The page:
Human touch

Annabel Denham
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Annabel Palmer talks to Lindsay Pattison, UK chief executive at Maxus Global

SIR Martin Sorrell decided in 2008 that there was room in the world for another global media network. In October that year, Maxus was born. Current UK chief executive and global chief strategy officer Lindsay Pattison has been credited with humanising and realigning the business since joining in 2009. She tells City A.M. how the newcomer is challenging the more-established players in the media industry.

Maxus is the newest member of WPP’s GroupM, which also includes MediaCom, Mindshare and MEC. Did the world need a new media agency?

It was a gung-ho decision by Martin, right in the middle of the recession. But there is always more opportunity. And we’re a different kind of data-driven digital agency – we were created when the world had already turned digital. It meant we didn’t have the hangover of being a media department that used to sit in a creative agency, and we weren’t left with the legacy of an old planning system.

As a company that has only known the digital age, how are Maxus’s approaches to traditional media different from those of its competitors?

We don’t have a television department or a press department. We have an activation department. So the people here who plan and buy TV will also plan and buy video-on-demand. Agencies – particularly creative agencies – have struggled to grow strong digital departments and make the transition away from traditional offline media. But here, our activation division will also send out social TV ratings. Because one of the main things people do on social media is talk about TV! That’s why it’s nonsense to have separate departments.

So how is Maxus responding to the rise of social media?

Social media has had a huge impact on brands. For companies, it’s about being friendly, honest and credible. But there’s a tendency for brands to get over-excited, push a product too hard. So our job will often be to rein that in. Because how much of a relationship do you really want with a jam manufacturer or a car insurer? Not every brand needs to be your Facebook friend.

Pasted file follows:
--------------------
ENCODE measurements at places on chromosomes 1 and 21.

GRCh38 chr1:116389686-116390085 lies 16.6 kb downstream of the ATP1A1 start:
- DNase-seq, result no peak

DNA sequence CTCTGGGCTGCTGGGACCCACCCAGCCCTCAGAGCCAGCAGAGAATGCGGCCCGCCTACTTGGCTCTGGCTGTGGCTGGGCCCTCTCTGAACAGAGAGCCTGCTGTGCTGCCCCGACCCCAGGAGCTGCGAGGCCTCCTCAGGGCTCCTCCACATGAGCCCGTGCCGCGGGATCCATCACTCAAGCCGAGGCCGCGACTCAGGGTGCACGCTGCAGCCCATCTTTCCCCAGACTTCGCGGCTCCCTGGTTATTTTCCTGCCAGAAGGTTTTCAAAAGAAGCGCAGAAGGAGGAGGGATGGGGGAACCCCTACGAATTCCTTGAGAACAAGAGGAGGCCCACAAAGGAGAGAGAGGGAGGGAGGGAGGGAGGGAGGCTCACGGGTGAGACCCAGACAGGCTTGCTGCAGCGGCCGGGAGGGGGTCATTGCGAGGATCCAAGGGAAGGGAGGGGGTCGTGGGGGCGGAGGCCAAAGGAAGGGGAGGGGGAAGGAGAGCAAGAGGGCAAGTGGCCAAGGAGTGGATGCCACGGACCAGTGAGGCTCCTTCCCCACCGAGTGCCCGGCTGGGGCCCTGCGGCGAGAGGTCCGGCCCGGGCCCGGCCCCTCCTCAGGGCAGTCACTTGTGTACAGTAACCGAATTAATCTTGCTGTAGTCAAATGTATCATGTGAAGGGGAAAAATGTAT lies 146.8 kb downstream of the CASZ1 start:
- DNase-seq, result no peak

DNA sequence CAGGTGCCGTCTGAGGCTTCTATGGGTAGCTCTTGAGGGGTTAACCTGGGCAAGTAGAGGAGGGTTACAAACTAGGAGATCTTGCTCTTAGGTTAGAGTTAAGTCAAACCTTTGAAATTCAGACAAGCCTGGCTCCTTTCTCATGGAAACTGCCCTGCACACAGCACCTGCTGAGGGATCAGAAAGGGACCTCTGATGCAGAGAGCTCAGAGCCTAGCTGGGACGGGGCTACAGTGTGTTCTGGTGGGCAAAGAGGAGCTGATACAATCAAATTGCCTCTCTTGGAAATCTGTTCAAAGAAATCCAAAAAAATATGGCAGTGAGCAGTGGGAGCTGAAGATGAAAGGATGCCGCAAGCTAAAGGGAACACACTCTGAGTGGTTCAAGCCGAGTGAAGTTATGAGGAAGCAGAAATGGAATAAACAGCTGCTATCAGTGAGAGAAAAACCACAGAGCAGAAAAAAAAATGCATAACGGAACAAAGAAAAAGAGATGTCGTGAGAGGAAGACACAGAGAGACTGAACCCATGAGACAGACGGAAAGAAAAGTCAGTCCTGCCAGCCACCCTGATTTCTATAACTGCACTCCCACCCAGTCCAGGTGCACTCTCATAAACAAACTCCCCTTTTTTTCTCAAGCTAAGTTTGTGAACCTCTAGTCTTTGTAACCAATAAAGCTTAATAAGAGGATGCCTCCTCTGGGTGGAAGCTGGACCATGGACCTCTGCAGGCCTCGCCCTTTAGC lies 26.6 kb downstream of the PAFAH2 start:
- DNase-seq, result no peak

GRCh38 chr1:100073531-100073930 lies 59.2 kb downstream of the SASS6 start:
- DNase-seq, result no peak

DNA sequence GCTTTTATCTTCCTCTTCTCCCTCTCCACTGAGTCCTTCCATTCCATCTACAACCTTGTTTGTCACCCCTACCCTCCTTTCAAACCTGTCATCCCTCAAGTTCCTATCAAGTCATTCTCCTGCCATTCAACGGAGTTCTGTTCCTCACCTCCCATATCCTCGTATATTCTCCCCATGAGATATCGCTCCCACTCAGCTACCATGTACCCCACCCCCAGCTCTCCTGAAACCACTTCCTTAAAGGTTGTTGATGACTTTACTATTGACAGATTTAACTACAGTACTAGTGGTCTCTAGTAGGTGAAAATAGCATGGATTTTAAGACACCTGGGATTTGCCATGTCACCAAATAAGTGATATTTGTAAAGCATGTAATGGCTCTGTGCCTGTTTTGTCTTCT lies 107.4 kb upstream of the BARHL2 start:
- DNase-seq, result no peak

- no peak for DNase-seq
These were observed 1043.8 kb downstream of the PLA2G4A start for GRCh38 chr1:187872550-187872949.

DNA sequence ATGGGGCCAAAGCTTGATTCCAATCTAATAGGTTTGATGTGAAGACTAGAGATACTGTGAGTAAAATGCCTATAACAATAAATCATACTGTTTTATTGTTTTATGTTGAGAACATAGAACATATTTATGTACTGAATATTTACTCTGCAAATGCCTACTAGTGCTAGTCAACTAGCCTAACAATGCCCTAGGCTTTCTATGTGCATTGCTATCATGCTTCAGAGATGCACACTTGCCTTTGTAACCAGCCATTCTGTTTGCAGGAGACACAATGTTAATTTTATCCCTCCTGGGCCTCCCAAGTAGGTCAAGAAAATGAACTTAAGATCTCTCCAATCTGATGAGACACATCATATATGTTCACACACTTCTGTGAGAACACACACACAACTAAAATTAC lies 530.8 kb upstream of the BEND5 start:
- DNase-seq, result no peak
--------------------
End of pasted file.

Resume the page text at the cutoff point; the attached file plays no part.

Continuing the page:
How else is technology transforming the media landscape?

Wearable technology will grow, and brands will need to think carefully about their value add. Why does Nike’s FuelBand work so well? Because it’s useful, it’s social, and it looks quite good.

Technology has allowed media to become interactive, and through interactivity media is increasingly intelligent. The opportunity for us is to use the data provided by that intelligence to serve content that is bespoke and interesting.

Metalworks – the creative technology division of Maxus which is based in Asia ­– is a good example of the transformative power of technology. It’s testing new approaches with a network of experts from around the world. Through it, we can pioneer, build and test prototypes in under three weeks.

What big obstacles does the industry face in 2014?

One of the challenges of an increasingly digitalised world is establishing what you should be measuring rather than blindly counting everything. You need a balance of outcomes, rather than straight figures, and that can be hard to achieve.

The landscape moves so quickly. When I started out, there were five channels you could buy, and the main focus was on crafting a beautiful-looking ad and placing it in the best way possible. Now there are 100 channels and I sense anxiety from clients – especially if they have kids who understand the media landscape more than they do, who understand at a youth consumer level why Facebook bought WhatsApp. They want an ad agency that can lean into opportunity and understand those complexities – and we have to find a way to provide what they need.

What’s the most exciting campaign you’ve ever worked on?

I remember launching Dr Pepper in the UK at Y&R. We tripled their volumes within the first year. The joy for me in any campaign comes from seeing tangible results.